Saturday, February 20, 2010

Mary Hambleton - The Brilliant Painter, The Lovely Woman


Welcome back Dear Readers.

It always seems that we are 

losing too many fine artists.
      Last year for example, 
one of my favorite pianists,
Alicia de Larrocha
passed away.
Now who's going to serenade me with 
Mompou's Impresiones Intimas?

The great Jazz player, 
composer, conductor, educator,
and author of 
George Russell
left this Earth.
Dear Dodo
Merce Cunningham 
is gone too.


 closer to home,
a friend of mine,
after a courageous,
years long battle     
with cancer

Mary Hambleton
was quite a brilliant painter, 
a lovely woman, Mother, and Wife.

I will miss all of these great artists.

Elements of a Periodic Table

This posting 


Global Around Town 

contains some of Mary's works 

and a few images that may have inspired

and humored 


Dot Calm
It just never seems fair 
when we lose such great artists. 
Particularly when they are so young.

Nine Dodos

Game Plan
Hard Rain
"And what did you hear, my blue-eyed son ?

And what did you hear, my darling young one ?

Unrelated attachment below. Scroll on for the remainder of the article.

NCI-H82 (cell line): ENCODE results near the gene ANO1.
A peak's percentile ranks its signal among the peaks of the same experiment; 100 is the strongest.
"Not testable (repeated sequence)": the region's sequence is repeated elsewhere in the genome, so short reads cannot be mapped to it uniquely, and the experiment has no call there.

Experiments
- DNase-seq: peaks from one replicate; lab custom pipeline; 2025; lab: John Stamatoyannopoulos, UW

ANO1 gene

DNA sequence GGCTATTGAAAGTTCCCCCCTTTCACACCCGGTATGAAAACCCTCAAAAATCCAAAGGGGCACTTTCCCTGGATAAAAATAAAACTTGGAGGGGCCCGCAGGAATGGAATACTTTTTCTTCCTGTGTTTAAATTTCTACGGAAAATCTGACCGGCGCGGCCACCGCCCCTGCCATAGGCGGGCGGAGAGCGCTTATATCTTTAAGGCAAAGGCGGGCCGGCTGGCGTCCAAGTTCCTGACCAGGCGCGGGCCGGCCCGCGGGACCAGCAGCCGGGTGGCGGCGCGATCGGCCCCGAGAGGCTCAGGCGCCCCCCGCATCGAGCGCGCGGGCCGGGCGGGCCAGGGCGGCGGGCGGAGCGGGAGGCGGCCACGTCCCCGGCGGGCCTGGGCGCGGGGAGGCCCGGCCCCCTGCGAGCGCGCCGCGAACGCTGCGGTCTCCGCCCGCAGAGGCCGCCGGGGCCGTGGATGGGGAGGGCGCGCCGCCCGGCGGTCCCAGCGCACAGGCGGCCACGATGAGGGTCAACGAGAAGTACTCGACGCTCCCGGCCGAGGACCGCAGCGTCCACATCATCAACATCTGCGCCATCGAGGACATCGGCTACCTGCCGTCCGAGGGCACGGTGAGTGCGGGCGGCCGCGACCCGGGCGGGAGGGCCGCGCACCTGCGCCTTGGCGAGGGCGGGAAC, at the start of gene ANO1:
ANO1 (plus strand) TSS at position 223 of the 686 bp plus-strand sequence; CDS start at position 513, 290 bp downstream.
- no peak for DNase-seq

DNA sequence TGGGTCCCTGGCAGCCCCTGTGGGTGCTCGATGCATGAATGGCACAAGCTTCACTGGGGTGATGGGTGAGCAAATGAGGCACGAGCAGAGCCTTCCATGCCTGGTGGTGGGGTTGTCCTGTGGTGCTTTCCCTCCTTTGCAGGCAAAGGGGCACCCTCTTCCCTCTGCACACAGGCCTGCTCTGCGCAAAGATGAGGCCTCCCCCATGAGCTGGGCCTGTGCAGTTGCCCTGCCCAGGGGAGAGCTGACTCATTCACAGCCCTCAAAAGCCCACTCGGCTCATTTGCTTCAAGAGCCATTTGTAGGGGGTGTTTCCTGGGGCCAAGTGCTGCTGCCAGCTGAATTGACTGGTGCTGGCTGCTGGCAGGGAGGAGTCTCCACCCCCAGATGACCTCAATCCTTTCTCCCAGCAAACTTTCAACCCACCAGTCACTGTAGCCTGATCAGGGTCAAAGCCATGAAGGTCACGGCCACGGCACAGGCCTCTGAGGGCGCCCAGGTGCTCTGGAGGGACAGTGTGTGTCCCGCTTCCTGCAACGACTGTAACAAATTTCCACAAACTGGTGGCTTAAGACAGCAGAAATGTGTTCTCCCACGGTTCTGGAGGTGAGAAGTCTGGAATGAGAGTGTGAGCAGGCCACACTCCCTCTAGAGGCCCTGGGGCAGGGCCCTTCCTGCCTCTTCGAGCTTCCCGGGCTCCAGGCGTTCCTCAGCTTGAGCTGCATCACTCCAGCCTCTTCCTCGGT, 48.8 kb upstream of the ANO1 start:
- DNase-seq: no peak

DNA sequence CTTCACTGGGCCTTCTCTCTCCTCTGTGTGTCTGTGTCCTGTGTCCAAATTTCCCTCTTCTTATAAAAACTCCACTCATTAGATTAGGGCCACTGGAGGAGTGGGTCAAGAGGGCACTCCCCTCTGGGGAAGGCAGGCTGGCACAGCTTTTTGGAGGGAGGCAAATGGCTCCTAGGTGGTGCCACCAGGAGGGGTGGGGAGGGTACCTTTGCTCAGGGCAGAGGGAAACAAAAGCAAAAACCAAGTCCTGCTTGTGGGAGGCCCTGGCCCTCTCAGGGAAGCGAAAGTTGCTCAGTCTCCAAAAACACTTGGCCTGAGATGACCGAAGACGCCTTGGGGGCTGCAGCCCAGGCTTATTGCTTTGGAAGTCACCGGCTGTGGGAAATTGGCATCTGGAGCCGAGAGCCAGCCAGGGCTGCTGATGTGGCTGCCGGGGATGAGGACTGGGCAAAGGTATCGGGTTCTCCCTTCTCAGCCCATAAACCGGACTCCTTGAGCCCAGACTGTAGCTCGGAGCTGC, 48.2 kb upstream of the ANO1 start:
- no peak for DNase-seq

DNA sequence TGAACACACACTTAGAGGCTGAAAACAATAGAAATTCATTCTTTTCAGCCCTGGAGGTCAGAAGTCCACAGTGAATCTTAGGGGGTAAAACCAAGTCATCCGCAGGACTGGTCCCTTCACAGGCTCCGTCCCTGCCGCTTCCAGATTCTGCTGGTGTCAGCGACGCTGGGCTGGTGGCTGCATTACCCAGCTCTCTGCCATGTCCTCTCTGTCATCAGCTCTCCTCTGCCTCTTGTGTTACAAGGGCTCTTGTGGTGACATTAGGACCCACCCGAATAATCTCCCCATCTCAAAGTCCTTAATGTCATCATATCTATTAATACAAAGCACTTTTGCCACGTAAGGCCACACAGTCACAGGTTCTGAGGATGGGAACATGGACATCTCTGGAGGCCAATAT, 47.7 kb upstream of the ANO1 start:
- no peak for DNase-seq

I heard the sound of a thunder, it roared out a warnin'
I heard the roar of a wave that could drown the whole world

I heard one hundred drummers whose hands were a-blazin'

I heard ten thousand whisperin' and nobody listenin'
I heard one person starve, I heard many people laughin'
Heard the song of a poet who died in the gutter
Heard the sound of a clown who cried in the alley
And it's a hard, it's a hard, it's a hard, it's a hard
And it's a hard rain's a-gonna fall."

Blue White Dodos
4 Blue Dodo

Waiting for the Miracle

A note here from Mary's husband Ken Buhler
            Painter Mary Hambleton was diagnosed with advanced melanoma in June of 2002. For 6 plus years she defied the odds, living a full life though a challenging one, mounting several one-person shows, teaching, traveling and receiving a Guggenheim, two Pollock-Krasners, a Gottlieb, and a Fellowship to Ballinglen Foundation in Ireland. She died on January 9, 2009.

           Her work chronicled her journey of living with the disease, starting with the introduction of images of extinct species into her once abstract work, and later images from the innumerable scans of her body. Mary never let her illness define her, but chose to define it instead by transforming it into art. As her own energy waned, she took the scans of the disease that would ultimately take her, and she turned those into striking and profound images. In that sense, she had the last word, because her body of work is a living, poignant reminder of who she was.

(Many thanks to my Dear Friend, Mary's husband Ken Buhler, for his contribution. )


  1. A beautiful tribute to Mary Hambleton and her work, David. I'm sad to hear of her death. The opening piece, Lotus, is brilliant.

  2. Thanks for stopping by Willow. I thought you would appreciate this.

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